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Lumber Jack-Rabbit (1954)

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Bugs Bunny stumbles on the carrot patch of Paul Bunyan, but doesn't realize that it is guarded by a 124-foot, 4,600-ton dog named Smidgen.


(as Charles M. Jones)


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Title: Lumber Jack-Rabbit (1954)

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Complete credited cast:
Bugs Bunny (voice)


Bugs Bunny stumbles on the carrot patch of Paul Bunyan, but doesn't realize that it is guarded by a 124-foot, 4,600-ton dog named Smidgen.

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Release Date:

25 September 1953 (USA)  »

Also Known As:

Lumber Jack-Rabbit  »

Company Credits

Production Co:

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Technical Specs


Sound Mix:



Aspect Ratio:

1.37 : 1
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Did You Know?


The only Warner Bros. cartoon filmed in 3D. See more »


Bugs Bunny: [on being confronted by Paul Bunyan's dog, Smidgen, height 124 ft 6 in, weight 4600 tons] I'll be scared later. Right now, I'm too mad.
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Crazy Credits

In recognition of the fact that this is in 3-D, the opening WB logo that normally moves forward crashes into the screen before moving back into position. See more »


The Blue Tail Fly
Sung by Bugs Bunny
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Frequently Asked Questions

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User Reviews

Chuck Jones falls flat in 3-D
18 July 2002 | by (Minffordd, North Wales) – See all my reviews

"Lumber Jack Rabbit" is the only Warner Brothers cartoon filmed in 3-D. It's also further proof that Chuck Jones is the most overrated figure in the history of animation. Jones utterly fails to take advantage of the possibilities of 3-D, and this movie falls flat in every sense.

"Lumber Jack Rabbit" begins promisingly. In the opening credits (which are now cut out when this cartoon is shown on television), we see the familiar Warner Brothers logo surging towards the camera, as in so many Looney Toons. But this time, the logo passes its usual stopping-place and it keeps on coming, until it's nearly in our laps.

Viewed in the 3-D process, this is unexpected and truly impressive. It's also the LAST time this cartoon will impress us.

A dull narrator briefly recaps the legend of Paul Bunyan, the giant lumberjack. (By the way, there are no authentic folktales about Paul Bunyan: he was actually created in the 20th century as part of an advertising campaign for a timber company.) We see gigantic Bunyan (from the chest downwards) striding across his land, on which everything is many times normal size ... including Bunyan's giant dog Smidgen. (Is this name meant to be funny?) Chuck Jones brings nothing new to Smidgen; except for his gigantic size, Smidgen is drawn and animated to look exactly like every Chuck Jones dog in every Chuck Jones cartoon, including Jones's boring canine character Charlie Dog.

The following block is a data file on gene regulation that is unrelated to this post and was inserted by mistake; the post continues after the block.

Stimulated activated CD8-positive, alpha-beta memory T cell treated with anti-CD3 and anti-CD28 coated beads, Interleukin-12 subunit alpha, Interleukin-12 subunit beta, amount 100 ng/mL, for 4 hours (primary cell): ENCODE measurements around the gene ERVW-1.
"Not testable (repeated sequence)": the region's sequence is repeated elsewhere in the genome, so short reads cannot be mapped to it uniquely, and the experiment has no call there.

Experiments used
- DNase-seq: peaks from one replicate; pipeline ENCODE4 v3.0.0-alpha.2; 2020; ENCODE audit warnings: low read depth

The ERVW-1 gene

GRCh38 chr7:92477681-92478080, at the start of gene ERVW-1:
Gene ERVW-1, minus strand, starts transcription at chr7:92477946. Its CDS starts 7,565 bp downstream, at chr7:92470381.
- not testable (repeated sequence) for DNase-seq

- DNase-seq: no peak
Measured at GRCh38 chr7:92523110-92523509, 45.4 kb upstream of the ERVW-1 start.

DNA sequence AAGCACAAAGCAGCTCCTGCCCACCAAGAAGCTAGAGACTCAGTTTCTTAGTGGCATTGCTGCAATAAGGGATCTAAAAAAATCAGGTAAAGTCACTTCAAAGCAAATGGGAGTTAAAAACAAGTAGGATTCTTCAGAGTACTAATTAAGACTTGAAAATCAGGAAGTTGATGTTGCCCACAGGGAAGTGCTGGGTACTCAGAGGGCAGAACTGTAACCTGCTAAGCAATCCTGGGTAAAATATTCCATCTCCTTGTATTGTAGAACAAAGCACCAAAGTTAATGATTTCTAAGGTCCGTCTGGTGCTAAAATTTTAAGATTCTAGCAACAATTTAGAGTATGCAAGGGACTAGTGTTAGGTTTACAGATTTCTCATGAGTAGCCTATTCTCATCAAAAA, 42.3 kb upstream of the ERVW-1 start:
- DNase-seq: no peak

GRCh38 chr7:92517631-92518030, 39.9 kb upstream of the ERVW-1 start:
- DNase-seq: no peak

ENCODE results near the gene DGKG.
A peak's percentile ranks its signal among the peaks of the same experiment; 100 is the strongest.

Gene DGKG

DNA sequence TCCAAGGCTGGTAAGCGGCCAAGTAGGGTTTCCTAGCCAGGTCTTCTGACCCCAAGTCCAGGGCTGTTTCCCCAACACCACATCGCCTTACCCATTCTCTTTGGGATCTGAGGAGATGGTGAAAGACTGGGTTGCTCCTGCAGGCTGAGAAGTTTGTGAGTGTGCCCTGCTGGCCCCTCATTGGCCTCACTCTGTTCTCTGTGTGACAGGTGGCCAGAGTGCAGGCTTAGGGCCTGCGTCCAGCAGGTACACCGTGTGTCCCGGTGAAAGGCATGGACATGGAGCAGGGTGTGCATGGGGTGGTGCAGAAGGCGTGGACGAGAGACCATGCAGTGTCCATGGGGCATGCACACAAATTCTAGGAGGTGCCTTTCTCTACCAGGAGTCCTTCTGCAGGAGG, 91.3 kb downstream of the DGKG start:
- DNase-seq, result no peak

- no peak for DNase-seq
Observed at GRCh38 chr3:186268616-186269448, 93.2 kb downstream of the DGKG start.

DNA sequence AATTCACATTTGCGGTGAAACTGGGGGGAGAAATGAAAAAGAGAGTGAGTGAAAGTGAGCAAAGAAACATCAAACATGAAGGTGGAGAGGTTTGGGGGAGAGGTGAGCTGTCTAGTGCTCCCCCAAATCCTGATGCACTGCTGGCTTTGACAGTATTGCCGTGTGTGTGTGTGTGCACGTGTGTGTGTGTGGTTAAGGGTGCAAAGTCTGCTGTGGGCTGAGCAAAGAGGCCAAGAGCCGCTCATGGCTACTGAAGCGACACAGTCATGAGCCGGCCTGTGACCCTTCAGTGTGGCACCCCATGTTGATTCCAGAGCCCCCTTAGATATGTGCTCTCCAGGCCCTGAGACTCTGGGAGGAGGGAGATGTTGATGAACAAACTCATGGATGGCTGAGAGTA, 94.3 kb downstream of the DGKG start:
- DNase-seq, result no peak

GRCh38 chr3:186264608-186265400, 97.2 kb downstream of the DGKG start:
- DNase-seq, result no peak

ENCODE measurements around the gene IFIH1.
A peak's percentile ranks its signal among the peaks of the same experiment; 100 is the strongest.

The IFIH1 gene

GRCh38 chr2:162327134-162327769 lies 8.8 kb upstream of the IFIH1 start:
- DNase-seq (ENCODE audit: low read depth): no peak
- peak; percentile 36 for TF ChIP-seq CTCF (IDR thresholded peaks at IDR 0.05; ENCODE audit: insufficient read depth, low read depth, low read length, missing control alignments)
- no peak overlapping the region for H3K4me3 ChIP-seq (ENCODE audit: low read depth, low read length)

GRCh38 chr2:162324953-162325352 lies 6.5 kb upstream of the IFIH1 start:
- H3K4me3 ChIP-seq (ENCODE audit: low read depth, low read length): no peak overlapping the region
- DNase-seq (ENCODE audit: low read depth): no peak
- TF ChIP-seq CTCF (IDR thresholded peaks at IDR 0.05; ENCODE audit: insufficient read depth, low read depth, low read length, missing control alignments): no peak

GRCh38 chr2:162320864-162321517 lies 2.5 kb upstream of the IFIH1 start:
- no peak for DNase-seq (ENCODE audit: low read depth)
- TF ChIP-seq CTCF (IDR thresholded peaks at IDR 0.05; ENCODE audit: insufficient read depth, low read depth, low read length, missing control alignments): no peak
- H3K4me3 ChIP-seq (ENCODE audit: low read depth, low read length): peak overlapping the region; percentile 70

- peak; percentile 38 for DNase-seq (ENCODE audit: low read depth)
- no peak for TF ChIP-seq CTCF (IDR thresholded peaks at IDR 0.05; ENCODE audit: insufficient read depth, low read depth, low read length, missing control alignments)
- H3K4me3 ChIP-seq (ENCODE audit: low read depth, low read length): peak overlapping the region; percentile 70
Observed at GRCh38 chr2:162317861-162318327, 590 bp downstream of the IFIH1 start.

Into this valley of the giants comes a normal-sized Bugs Bunny, who must have taken a wrong turn at Albuquerque. From Bugs's perspective, Paul Bunyan's giant carrots look like redwood trees. Bugs immediately starts harvesting the giant carrots, only to run afoul of Smidgen the giant dog. Nothing funny happens. More critically, NOTHING happens to take advantage of the 3-D aspects of this cartoon.

Carl Stalling does his usual excellent work with the musical soundtrack. Throughout this cartoon, Bugs Bunny sings "Blue Tail Fly", a folksong made popular by Burl Ives. Most people don't realise that "Blue Tail Fly" is actually a song about a black slave who murders his master and then fools the coroner's jury into returning a verdict of accidental death. I can't help wondering if Jones (or scriptwriter Michael Maltese) knew how truly subversive this song is. Stalling provides a jazzy syncopated flute line in counterpoint to Bugs's vocals. Very nice!

"Lumber Jack Rabbit" was originally shown in cinemas in 3-D format, with parallel filmstrips and those goofy cardboard glasses. It's now shown on TV in conventional "flat" format, which is no loss as the 3-D effects are negligible. By 1954, when this cartoon was made, all of Warners' best animators (Avery, Clampett, Tashlin) had already gone elsewhere, so this prestige project went to Chuck Jones by default. I wish that the opportunity to make a Bugs Bunny cartoon in 3-D had been given to Friz Freleng or Robert McKimson instead. McKimson's contributions to animation have been sorely underestimated, just as Chuck Jones's have been severely overestimated. Robert McKimson's cartoons were always funny and pleasing to the eye, and he could have done much better work with "Lumber Jack Rabbit" than Chuck Jones has done here.

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